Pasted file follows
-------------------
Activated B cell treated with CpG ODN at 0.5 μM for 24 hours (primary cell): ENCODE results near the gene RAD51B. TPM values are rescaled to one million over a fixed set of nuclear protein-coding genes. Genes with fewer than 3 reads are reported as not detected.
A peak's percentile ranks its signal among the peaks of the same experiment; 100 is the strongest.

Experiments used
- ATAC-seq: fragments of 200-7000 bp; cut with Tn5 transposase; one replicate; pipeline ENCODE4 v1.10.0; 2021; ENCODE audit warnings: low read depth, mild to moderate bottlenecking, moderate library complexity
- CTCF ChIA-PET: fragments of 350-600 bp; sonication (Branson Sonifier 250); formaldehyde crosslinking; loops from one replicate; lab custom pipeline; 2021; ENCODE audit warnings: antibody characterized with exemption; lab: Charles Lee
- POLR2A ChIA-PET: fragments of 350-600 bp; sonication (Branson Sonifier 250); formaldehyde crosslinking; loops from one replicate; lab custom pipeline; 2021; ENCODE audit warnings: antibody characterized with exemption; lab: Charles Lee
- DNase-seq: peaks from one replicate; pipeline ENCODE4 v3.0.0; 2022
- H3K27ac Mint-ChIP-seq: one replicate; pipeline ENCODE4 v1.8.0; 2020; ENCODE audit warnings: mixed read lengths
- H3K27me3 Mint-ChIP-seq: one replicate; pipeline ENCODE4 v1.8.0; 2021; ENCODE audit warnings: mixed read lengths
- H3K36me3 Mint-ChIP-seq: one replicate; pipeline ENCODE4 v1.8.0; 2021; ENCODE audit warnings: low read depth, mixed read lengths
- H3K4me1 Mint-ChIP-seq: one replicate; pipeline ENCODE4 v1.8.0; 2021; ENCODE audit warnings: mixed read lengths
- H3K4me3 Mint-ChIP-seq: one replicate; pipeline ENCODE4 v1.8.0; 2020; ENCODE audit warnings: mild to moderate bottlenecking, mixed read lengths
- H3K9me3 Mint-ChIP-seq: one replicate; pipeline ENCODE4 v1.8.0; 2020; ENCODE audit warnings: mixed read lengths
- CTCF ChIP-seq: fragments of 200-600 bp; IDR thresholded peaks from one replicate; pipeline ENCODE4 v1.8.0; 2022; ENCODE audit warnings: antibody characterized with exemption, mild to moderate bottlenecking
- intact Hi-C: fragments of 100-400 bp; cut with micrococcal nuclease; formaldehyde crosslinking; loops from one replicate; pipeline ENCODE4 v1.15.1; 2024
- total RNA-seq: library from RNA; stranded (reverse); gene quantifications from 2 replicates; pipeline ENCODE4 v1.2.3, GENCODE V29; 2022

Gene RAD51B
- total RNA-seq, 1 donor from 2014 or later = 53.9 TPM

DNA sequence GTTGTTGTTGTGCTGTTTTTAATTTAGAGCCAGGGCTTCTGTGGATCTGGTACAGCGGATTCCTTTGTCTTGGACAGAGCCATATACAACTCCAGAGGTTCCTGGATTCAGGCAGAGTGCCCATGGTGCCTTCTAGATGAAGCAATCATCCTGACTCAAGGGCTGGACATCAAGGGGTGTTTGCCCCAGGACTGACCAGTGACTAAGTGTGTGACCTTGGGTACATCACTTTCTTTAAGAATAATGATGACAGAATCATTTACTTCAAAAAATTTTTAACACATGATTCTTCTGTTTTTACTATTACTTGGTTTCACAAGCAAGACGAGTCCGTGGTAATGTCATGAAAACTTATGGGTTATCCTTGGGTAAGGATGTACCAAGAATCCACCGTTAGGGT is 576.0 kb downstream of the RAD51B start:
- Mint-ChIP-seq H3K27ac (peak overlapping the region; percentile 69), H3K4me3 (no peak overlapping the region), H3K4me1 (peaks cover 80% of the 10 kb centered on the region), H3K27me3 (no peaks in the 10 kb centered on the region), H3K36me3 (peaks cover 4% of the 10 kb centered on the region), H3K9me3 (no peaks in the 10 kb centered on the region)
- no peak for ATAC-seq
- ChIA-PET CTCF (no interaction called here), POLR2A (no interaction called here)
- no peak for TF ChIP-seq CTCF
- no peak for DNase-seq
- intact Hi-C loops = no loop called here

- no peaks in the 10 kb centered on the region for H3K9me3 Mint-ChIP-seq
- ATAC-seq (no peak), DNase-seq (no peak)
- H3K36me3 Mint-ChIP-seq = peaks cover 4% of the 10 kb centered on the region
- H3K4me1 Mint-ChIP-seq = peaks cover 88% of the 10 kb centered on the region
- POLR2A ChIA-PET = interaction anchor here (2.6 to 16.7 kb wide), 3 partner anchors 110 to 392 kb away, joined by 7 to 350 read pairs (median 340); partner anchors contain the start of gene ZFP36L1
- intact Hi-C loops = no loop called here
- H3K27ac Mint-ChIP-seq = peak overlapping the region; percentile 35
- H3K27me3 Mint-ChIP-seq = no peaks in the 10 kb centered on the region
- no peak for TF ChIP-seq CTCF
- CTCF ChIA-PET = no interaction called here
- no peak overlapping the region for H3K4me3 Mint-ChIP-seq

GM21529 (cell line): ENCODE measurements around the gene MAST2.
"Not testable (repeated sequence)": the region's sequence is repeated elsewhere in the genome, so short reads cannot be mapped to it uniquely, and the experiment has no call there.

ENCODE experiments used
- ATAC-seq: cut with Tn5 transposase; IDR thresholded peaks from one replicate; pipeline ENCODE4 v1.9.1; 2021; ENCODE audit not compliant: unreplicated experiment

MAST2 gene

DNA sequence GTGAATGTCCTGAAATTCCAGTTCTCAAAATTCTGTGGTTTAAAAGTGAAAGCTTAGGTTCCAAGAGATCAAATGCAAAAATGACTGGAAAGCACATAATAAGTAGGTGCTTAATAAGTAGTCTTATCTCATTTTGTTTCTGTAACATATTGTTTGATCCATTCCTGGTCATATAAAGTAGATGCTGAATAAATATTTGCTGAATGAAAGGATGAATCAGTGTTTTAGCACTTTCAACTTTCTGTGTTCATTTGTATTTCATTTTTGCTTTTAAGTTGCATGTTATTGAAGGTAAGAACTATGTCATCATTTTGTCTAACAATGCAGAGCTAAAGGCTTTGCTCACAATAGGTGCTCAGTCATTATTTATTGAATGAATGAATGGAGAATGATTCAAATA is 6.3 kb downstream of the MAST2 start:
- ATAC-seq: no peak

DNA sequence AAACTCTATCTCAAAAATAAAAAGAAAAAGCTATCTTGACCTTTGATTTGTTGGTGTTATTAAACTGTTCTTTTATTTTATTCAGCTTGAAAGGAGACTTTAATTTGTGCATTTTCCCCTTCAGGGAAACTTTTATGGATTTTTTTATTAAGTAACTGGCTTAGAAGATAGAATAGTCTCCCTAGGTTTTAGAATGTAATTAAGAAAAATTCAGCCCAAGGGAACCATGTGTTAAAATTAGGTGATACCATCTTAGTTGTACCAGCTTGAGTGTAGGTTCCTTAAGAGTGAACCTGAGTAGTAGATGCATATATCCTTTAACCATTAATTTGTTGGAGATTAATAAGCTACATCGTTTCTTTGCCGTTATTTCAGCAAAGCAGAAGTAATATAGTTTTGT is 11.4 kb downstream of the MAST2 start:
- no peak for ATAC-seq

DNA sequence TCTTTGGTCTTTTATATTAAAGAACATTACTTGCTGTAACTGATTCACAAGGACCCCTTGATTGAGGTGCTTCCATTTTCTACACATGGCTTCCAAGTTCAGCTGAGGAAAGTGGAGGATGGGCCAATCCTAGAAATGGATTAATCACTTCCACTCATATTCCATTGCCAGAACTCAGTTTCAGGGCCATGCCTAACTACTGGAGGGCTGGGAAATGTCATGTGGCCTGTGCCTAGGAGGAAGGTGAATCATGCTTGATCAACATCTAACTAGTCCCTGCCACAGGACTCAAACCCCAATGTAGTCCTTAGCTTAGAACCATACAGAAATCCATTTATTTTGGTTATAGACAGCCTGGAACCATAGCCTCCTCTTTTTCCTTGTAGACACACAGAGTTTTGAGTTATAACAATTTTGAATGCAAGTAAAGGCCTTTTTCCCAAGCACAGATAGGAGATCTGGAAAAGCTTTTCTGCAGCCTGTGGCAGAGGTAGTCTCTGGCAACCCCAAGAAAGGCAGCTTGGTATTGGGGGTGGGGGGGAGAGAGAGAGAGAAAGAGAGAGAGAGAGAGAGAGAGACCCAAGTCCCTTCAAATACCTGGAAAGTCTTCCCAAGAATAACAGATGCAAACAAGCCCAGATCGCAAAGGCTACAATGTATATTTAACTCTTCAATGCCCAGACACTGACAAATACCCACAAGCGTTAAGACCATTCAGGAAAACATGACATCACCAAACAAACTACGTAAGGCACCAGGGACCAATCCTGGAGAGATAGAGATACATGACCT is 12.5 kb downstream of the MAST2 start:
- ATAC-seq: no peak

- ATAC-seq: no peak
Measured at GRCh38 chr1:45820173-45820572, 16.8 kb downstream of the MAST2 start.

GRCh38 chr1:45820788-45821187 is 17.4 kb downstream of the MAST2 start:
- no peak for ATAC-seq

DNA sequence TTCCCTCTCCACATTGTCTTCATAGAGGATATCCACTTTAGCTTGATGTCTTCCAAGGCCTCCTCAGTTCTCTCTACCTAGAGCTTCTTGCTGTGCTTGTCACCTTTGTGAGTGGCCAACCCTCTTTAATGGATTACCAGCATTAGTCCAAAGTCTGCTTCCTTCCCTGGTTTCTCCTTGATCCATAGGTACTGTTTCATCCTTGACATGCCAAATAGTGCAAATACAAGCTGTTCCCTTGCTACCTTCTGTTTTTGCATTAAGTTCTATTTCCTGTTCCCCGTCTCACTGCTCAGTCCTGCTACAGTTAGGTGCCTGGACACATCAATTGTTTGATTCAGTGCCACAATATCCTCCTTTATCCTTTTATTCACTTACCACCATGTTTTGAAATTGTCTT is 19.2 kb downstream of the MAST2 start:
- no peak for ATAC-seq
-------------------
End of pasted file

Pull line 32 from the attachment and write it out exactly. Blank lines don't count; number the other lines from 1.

- H3K27ac Mint-ChIP-seq = peak overlapping the region; percentile 35